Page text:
All wealth would in a just sense be available as capital when desired; and freedom prevailing no more could receive acceptance as security than would guarantee such. Every portion of this wealth converted by credit to reproductive purpose would be employed without exploiting one of those who give to products their real value, for labor and capital would be united, the reverse sides of the came exertion.

3. EMANCIPATION OF LABOR. The industrial type of social life could then realize its ideal, wherein plasticity excludes rigidity and order be founded on progress; than [sic] only would industrial emancipation become a fact. The producer would no longer be repressed by the fluctuating demand of a speculative market, nor beguiled by twilight schemes of occupancy of land without access to means for use, but be benefited by every new appliance which tended to reduce the exhaustiveness of toil. The opportunities for labor would increase as its wealth-producing qualities became more equitably shared, and ability to increase it receive no damper from fear that the fruits of exertion would be swallowed up by some device of privilege. In the incentive given to production emulation would be incited, ambition aroused, higher desires created and every element of individuality called into healthful exercise rather than repressed. Economics would no longer assert with Roscher that

“The condition of workmen can be continued good or materially improved only on condition that their number increase less rapidly than the capital destined for its wages.”

Nor follow it with the remark:

“Much especially depends upon their foresight and self-control as regards bringing children into the world. Without this latter virtue even the favorable circumstances would be soon trifled away!”

On the contrary, the toiler instead of remaining a hireling in the industrial forces, would not only have every manly faculty aroused, but every opportunity given through increased demand and fuller reward to rise to independence. While free land has been posited as the first element, because land is the source of all wealth, it is now evident that access to vacant land alone would not emancipate labor. As in the realm of biology the higher we rise in the scale of being the more complex functions become, so in Economics we find social functions much more complex in exchange than in land tenure. Waiving discussion whether abolition should precede from the simple to the complex to facilitate normal growth, it may be easily shown, if not already seen, that the monopoly of exchange involving the whole domain of distribution has a much more depressing influence upon the realization of the industrial type than land monopoly. Monopoly of credit carries with it privileged capital, extortion of interest, the struggle for profits, the greater part of the necessity for taxation and the prime cause for labor exploitation. With abolition of privilege here the desire to monopolize land would be curtailed. Bonanza estates are valueless to their holders save as restriction of access to capital drives needy labor to sell itself thereon. Even if emancipation here had no reflex action upon land holding, inability now possessed by capital to exploit would render land held for other than useful purposes a most undesirable investment. The difference is as great as between broad daylight and hazy twilight.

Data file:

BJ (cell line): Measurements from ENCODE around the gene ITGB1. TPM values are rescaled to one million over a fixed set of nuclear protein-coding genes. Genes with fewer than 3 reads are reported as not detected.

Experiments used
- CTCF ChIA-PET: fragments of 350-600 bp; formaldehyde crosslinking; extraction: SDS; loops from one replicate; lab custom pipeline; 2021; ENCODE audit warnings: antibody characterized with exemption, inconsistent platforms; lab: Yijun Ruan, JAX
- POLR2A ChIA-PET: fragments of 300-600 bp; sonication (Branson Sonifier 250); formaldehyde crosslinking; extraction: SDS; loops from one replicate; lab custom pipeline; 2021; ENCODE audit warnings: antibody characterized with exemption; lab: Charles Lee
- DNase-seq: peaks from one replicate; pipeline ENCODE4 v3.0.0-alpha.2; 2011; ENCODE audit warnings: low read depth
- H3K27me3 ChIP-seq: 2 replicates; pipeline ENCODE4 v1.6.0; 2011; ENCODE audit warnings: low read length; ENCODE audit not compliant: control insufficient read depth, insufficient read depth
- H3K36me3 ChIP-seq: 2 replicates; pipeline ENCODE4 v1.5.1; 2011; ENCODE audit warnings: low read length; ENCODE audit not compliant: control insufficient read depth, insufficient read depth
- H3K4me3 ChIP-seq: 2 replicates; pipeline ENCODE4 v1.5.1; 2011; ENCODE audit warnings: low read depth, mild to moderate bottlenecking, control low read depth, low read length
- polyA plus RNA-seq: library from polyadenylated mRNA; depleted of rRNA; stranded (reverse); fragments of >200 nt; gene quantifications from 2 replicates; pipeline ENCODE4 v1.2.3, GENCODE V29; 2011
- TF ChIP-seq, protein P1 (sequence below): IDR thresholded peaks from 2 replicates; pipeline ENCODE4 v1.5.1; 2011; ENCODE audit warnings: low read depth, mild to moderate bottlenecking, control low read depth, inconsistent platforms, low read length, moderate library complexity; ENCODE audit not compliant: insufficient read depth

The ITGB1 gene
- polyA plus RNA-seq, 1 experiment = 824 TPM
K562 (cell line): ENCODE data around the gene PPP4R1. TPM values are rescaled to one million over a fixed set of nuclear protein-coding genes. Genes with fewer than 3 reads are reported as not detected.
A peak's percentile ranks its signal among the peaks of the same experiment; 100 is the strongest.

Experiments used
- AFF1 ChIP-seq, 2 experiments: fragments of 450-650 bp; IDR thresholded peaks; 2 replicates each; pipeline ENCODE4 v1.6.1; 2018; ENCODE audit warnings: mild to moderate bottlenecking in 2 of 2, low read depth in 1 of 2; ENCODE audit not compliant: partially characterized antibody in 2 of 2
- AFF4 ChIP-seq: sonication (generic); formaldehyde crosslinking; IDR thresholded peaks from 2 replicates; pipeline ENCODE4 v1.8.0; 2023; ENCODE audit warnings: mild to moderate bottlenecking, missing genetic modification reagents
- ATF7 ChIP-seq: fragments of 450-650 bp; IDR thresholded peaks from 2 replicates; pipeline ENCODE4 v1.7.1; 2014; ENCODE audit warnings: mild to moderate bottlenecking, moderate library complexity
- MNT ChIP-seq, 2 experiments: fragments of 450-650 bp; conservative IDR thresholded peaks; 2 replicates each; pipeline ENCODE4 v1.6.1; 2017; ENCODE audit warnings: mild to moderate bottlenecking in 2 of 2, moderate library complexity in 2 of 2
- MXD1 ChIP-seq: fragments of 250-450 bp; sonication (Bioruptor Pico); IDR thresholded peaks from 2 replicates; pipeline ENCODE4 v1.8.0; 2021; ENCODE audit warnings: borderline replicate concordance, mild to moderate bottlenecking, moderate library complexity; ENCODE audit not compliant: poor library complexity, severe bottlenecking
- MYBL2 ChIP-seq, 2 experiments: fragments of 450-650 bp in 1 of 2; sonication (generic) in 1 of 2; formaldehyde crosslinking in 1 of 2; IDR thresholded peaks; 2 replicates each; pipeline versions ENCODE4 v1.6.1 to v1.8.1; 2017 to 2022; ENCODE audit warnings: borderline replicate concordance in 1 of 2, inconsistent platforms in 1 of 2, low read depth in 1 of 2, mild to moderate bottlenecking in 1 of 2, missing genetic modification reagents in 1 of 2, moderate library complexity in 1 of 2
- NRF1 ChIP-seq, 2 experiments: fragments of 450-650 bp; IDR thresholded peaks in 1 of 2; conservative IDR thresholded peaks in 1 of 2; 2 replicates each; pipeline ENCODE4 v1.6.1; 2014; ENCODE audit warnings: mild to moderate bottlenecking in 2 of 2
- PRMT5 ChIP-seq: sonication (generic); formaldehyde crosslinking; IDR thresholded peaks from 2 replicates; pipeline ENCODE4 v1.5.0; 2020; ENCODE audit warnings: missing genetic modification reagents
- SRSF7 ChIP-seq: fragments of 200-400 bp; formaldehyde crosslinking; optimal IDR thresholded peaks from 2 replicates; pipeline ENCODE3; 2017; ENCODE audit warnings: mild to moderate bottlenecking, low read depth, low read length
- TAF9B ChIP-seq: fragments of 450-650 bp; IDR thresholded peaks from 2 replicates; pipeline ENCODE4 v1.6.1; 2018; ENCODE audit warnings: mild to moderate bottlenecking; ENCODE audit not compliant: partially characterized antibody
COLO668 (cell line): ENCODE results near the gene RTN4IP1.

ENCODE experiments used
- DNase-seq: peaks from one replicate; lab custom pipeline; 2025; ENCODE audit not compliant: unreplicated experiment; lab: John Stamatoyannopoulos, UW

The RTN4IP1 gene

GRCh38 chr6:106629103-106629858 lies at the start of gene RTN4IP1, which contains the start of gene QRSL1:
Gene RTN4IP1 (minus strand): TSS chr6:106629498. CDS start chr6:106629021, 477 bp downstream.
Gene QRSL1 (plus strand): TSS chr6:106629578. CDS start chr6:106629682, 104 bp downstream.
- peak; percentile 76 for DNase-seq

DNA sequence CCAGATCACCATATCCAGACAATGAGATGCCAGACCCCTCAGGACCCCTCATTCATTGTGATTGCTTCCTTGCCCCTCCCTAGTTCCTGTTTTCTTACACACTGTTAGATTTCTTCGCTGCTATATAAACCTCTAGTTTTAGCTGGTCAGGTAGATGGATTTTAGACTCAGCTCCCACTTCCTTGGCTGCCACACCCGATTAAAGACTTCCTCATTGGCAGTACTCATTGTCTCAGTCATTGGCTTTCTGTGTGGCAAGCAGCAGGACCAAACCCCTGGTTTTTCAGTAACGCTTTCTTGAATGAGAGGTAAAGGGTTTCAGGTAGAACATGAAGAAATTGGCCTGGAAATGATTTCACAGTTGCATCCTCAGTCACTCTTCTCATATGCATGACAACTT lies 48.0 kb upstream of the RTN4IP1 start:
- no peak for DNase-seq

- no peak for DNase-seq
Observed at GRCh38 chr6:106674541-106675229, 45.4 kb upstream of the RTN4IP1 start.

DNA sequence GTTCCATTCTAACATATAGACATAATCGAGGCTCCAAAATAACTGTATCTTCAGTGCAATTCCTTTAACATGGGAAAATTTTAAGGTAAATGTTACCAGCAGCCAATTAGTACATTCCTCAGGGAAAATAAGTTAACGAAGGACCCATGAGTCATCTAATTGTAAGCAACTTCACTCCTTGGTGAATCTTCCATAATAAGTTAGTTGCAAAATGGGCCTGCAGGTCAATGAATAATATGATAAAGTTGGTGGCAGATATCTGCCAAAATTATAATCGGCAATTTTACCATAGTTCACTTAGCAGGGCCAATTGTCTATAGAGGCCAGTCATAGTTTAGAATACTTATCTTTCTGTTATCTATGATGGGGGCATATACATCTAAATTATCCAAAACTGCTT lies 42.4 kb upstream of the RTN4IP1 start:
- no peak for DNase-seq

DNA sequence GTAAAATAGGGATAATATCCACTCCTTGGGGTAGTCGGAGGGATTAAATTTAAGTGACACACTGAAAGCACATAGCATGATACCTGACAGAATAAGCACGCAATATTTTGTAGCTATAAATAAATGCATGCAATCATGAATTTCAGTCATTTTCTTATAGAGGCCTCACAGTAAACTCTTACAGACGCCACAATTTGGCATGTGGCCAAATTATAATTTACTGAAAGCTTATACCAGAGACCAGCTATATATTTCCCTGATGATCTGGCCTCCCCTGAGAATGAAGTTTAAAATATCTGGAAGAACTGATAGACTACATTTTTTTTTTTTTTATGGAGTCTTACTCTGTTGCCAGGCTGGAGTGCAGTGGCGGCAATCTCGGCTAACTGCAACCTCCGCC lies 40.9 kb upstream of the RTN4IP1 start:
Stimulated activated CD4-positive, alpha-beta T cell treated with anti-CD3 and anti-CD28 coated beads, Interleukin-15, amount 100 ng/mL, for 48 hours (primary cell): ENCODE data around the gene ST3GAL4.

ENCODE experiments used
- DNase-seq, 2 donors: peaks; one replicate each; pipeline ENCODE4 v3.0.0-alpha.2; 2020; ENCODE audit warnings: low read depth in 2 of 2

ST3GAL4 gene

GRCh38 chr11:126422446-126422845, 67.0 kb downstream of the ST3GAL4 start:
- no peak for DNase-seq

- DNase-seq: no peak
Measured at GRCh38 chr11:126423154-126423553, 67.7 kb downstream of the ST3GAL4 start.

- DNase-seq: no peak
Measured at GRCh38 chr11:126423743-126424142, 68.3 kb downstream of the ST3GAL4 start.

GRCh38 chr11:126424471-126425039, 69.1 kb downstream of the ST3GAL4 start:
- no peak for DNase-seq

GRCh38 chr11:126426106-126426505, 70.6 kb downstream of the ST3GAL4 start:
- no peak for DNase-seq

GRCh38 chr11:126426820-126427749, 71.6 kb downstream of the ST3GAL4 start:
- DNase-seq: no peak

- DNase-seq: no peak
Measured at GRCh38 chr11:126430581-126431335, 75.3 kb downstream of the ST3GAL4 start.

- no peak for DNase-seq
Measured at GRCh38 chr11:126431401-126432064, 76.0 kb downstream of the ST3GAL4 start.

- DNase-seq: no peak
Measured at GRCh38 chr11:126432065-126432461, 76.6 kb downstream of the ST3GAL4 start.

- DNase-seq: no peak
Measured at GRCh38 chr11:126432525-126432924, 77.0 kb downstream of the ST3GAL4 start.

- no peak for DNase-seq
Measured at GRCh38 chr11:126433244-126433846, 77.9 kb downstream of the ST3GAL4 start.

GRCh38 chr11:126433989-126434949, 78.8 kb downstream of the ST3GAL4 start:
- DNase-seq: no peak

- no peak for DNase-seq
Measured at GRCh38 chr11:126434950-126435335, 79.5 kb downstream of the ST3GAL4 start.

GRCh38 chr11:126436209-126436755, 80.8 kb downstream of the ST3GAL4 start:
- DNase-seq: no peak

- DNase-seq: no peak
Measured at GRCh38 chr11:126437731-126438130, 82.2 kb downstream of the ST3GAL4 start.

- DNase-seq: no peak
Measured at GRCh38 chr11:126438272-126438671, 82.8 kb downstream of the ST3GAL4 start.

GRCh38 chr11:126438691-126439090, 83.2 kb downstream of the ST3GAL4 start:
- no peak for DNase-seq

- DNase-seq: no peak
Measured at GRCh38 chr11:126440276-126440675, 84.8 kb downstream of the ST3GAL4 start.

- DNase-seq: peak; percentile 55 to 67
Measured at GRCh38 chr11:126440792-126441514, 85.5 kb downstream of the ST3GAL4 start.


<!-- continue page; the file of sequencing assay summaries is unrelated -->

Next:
Social wealth and prosperity would then be attained, and by the only way it ever can be, by the wealth and prosperity of the individuals who together constitute society. The “Dismal Science” would no longer compute averages to show that in the prosperity of some an average well-being results, but in the incentive given to exertion, in the ever-widening circle of wants that freedom can alone call forth, betake itself to computations on the possibilities of a civilization founded on “ the greatest good to” ALL, instead of being the philosophy of speculation upon human misfortune and misery, and the art of expounding existing temporary relations as natural laws.

Finally, in the words of Col. Greene:

“The existing bank reproduces the aristocratic organizations; it has its Spartan element of privileged stockholders, its Laconian element of obsequious speculators, etc., on the outside a multitude of Helots who are excluded from its advantages. Answer us, reader: If we were able at this time to bring forward the existing banking system as a new thing, and should recommend its adoption, would you not laugh in our face and characterize our proposition ridiculous? Yet the existing system has an actual and practical being in spite of all its imperfections; nay, more, it is the ruling element of the present civilization of the Christian world; it has substituted itself, or is now substituting itself, in the place of monarchies and nobilities. Who is the noble of the present day, if not a man who lends on interest? Who is the emperor if not Rothschild? Now, if the present system of banking is capable of existence, how much more capable of actual existence is the system of mutual banking? Mutual banking combines all the good elements of the method now in operation, and is capable of securing a thousand benefits which the present method cannot compass, and is, moreover, free from its disadvantages! ”